Chocolate Covered Strawberries Are a Valentine's Day Classic
Strawberries and chocolate have long been associated with romance, but is there more to why chocolate-covered strawberries are a famous Valentine’s Day treat? As it turns out, both chocolate and strawberries contain aphrodisiacs. While aphrodisiacs may not increase desire, it has led to chocolate-covered strawberries becoming a Valentine’s Day staple. In the past, I have covered strawberries with chocolate and filled them with a cream cheese filling. This recipe combines both flavors but provides the illusion that the strawberry has not been cut and filled. It’s a more hands-on process than covering in chocolate or filling alone, but surprising a loved one is worth it.
Choosing Ingredients for Chocolate Covered Strawberries
When making chocolate-covered strawberries at home, you have the luxury of choosing the ingredients. I prefer bittersweet or dark chocolate, but you may enjoy milk chocolate! You can use any variety of chocolate. I cover my strawberries with dark chocolate and decorate with white. Some cover berries with white chocolate as the base, with milk or dark chocolate drizzle. No matter which you prefer, the general rule of thumb I follow is that if you wouldn’t eat the chocolate by itself, don’t use it as an ingredient. It will be a dominant flavor and should be enjoyed.
Create an Illusion By Covering Stuffed Strawberries
I always loved the flavor combination of chocolate and cream cheese with strawberries, but the presentation was always a struggle. Strawberries dipped in chocolate with the stem intact create an eye-catching design, and the stem provides a point to hold the strawberry. Many stuffed strawberries recipes either cut an X into the base or create a hollow to fill. I’ve always felt it takes away from the presentation. This recipe maintains the elegance and simplicity of a chocolate-covered strawberry but packs the flavor of cream cheese inside. When using the strawberry top as a lid, the chocolate acts as a glue to hold the top and conceal the cut. The added step is what creates the illusion of a whole strawberry.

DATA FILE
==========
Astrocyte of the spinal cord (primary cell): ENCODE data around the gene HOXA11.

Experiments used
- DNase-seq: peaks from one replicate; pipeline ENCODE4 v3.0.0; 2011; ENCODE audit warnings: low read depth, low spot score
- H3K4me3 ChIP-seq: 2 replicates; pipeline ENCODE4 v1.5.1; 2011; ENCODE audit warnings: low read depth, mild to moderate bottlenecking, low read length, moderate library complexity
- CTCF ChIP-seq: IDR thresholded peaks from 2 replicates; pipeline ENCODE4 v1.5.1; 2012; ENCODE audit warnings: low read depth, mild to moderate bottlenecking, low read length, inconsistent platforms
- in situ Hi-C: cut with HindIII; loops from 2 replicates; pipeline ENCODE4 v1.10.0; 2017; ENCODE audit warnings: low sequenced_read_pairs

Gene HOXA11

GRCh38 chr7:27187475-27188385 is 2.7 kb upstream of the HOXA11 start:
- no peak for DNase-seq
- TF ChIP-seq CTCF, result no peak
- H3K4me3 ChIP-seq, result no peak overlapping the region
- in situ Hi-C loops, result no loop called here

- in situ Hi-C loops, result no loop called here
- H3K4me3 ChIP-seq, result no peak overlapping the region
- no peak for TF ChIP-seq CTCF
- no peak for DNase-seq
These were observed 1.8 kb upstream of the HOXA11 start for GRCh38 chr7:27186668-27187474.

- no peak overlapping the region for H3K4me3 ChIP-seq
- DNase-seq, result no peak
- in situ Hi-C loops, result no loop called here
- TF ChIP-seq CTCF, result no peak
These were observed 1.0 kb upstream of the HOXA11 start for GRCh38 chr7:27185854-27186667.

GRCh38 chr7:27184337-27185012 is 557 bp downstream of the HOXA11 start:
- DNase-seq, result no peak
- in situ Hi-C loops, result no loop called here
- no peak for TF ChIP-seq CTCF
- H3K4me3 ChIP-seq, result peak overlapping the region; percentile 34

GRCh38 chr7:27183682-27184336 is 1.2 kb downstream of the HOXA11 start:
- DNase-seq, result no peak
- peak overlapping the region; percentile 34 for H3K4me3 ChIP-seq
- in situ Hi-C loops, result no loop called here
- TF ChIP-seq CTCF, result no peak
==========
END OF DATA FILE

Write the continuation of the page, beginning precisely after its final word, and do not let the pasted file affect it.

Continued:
Choose Your Own Strawberry Adventure
The great thing about chocolate-covered strawberries is that no baking is involved. With many baking recipes, there isn’t much room for adjustments. If one ingredient is left out or added too much, it may ruin the bake. With chocolate-covered strawberries, you can make adjustments at any point. If you follow this recipe step by step, it will require about two and a half hours, depending on how fast you work. If you wish to cut back on the recipe time or leave out the cream cheese, steps can be skipped or adjusted.
To save some time, you can skip stuffing the strawberries. Alternatively, you can still fill the strawberries but discard the stem and pipe the cream cheese with a decorative tip. If you love white chocolate, you can coat the strawberries in white chocolate first and decorate with dark or milk chocolate. Consider the recipe a guide more than anything else. I’ve added some notes throughout the recipe if you choose different steps.
- 18 strawberries whole
- 8 oz cream cheese room temperature
- 1 cup powdered sugar
- 1 tsp vanilla extract
- 10 oz bittersweet chocolate chopped
- 4 oz white chocolate chopped
Preparing the Cream Cheese Filling